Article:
Gibela’s flagship Dunnottar train manufacturing plant in Ekurhuleni, Gauteng, was officially opened by Cyril Ramaphosa last month. The first of its kind on the continent, over the next 10 years, this facility will construct 580 Alstom X’Trapolis Mega commuter trains.

Gibela DESign Yaskawa cathedral line train car bodiesThe X’trapolis Mega is designed to be compatible with South Africa’s Cape gauge and, by virtue of its light-weight stainless steel construction and the use of modern inverter-based drives with regenerative braking, is 31% more energy efficient than its predecessors.

Gibela’s 53 000 m2 green field plant is spread over a 78 ha site and was built at a cost of R1-billion. Its manufacturing workshops, covering 33 000 m2, are designed in a modular format to facilitate lean manufacturing and, at peak production by the end of 2020, two cars a day, one and a half trains a week and 62 trains a year will be produced.

At the official opening, Gibela CEO, Thierry Darthout, said that the world-class plant features advanced manufacturing innovations involving 250 linked industrial activities and the assembly of at least 10 000 parts. Notable innovations include:

  • A drawbench for shaping 5.0 mm stainless steel that can pull 22 m long side sill profiles and fabricate roof corrugations and various stiffeners for the train.

  • Seven-axis Yaskawa MOTOMAN robotic welding systems installed to work in otherwise hard-to-reach welding places.

  • Mechanical and electrical rotating fixtures for improved ergonomics and increased speed.

  • A scissor lift table to replace overhead cranes, eliminating safety risks during installation while increasing efficiency and accuracy.

“We are immensely proud of what we have achieved and we commit to delivering trains to PRASA that will both improve the lives of South Africans and provide a valuable plat- form for South Africa’s industrial rebirth,” said Darthout in the presence of President Ramaphosa.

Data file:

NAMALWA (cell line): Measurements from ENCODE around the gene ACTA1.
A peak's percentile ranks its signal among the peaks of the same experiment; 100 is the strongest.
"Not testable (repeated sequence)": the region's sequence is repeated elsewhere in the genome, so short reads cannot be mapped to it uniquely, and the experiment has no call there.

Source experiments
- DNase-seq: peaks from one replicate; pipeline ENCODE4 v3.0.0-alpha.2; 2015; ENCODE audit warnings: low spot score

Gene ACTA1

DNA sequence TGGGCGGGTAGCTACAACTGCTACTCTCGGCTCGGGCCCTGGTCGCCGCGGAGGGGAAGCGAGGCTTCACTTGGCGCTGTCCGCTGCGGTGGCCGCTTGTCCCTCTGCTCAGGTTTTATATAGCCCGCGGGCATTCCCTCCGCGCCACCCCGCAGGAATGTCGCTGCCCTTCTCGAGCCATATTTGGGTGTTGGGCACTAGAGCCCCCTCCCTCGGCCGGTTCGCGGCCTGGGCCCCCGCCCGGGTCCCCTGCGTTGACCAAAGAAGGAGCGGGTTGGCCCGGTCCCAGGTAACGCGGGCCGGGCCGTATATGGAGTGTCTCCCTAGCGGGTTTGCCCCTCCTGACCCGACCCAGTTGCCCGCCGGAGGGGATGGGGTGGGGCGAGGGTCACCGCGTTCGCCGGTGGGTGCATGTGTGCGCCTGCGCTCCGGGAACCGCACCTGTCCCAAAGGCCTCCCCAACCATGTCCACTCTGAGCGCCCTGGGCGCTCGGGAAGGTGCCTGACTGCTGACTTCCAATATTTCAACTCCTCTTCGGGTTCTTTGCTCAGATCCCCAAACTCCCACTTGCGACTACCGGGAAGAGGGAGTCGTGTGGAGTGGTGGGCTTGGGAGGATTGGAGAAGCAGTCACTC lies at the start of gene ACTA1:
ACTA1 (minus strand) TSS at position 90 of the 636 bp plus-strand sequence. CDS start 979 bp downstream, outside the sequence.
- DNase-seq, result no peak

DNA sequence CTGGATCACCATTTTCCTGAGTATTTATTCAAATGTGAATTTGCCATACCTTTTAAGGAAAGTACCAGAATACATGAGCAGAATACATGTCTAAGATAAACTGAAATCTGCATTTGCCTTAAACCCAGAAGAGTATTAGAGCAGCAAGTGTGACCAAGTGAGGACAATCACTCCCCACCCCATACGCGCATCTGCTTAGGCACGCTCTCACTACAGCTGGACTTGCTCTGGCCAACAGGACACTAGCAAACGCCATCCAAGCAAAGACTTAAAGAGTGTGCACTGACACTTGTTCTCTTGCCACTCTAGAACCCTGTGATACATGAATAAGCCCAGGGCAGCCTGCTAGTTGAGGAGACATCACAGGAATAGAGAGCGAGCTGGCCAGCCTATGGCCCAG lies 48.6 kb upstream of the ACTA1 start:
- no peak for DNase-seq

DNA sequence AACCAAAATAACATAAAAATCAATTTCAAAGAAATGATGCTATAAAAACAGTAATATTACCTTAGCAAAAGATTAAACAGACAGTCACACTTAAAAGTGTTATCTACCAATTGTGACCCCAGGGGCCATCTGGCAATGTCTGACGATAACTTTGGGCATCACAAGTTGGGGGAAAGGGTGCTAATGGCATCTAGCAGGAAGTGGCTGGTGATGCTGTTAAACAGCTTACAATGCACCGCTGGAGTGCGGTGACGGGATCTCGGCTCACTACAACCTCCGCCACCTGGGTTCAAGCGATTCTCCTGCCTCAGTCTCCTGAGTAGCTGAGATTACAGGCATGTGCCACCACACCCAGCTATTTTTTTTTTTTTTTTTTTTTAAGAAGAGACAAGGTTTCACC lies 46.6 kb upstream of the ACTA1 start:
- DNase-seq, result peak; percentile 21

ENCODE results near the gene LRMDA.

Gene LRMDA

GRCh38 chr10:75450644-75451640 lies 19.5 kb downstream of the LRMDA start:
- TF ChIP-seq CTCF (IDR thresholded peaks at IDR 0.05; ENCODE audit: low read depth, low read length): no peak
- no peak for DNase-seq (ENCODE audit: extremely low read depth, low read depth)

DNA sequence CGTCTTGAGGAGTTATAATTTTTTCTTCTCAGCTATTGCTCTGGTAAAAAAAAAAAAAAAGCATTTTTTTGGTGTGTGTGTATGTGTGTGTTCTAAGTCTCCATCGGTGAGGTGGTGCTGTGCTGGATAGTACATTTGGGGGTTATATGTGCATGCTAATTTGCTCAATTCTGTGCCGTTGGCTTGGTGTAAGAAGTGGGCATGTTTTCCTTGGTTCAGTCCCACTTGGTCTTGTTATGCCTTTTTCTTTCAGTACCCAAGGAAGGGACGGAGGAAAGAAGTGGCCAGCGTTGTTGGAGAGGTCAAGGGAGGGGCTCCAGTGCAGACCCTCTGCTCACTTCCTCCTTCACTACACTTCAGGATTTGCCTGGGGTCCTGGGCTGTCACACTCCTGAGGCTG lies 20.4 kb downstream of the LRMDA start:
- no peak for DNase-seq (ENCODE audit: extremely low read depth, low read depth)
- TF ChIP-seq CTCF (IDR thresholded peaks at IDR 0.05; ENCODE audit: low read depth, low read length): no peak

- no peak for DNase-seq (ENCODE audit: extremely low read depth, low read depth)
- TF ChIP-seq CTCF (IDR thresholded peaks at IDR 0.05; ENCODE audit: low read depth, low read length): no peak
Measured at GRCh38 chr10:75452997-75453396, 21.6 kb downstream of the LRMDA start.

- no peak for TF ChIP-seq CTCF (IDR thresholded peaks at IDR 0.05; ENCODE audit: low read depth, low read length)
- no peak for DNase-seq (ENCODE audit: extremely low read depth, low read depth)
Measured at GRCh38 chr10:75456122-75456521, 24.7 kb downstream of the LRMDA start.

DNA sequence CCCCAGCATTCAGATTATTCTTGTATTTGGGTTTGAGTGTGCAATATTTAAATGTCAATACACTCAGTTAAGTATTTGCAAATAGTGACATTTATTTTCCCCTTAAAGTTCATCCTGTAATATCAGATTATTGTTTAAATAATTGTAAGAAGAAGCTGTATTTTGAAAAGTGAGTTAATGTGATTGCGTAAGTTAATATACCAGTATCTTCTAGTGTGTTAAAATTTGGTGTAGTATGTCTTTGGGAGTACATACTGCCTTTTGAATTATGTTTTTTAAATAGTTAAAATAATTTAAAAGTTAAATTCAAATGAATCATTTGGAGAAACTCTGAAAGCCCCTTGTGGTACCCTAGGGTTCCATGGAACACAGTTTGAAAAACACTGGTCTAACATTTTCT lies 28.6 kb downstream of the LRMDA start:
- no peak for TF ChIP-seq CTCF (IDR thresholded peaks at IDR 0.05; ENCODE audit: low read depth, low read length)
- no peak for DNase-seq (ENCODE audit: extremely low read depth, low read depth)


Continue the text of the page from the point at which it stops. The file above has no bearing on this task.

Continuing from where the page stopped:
The car body shell assembly area

David Blackwood of DESign, the systems integrator for Gibela’s car body shell workshop, says that the construction of a train body shell is not dissimilar to that of a motorcar. “A train body structure is made up of an under-frame, body-sides or sidewalls, a roof, end-frames and closures such as windows and doors.

“What we do is to design and manufacture the tooling jigs and the infrastructure to allow OEMs to produce the sub-assemblies and build these into completed rail or car bodies. The under-frame, for example, is made up of a front, centre and rear floor, which are manufactured in smaller jigs and welded together before being loaded into the under-body complete jig. Once welded, the floor gets moved into the main framing line, where the complete side walls and roof – which will have also been welded as sub-assemblies in their own purpose built jigs – are loaded, clamped and accurately positioned to give the final geometry.

“In broad terms, we are responsible for the infrastructure that puts the sheet metal shell of the passenger trains together for Gibela and we provide the tooling, technology and the infrastructure to do that,” Blackwood tells MechChem Africa.

Describing a typical sub-assembly area, he says that components welded in the body shell workshop area of the plant are typically loaded into jigs and manually spot- or MIG- welded by station operators. “Gibela chose resistance spot welding guns from Nash in India for the plant, based on their successful use in Alstom’s Sri City plant in India as well as the Lapa plant in Brazil,” says Blackwood.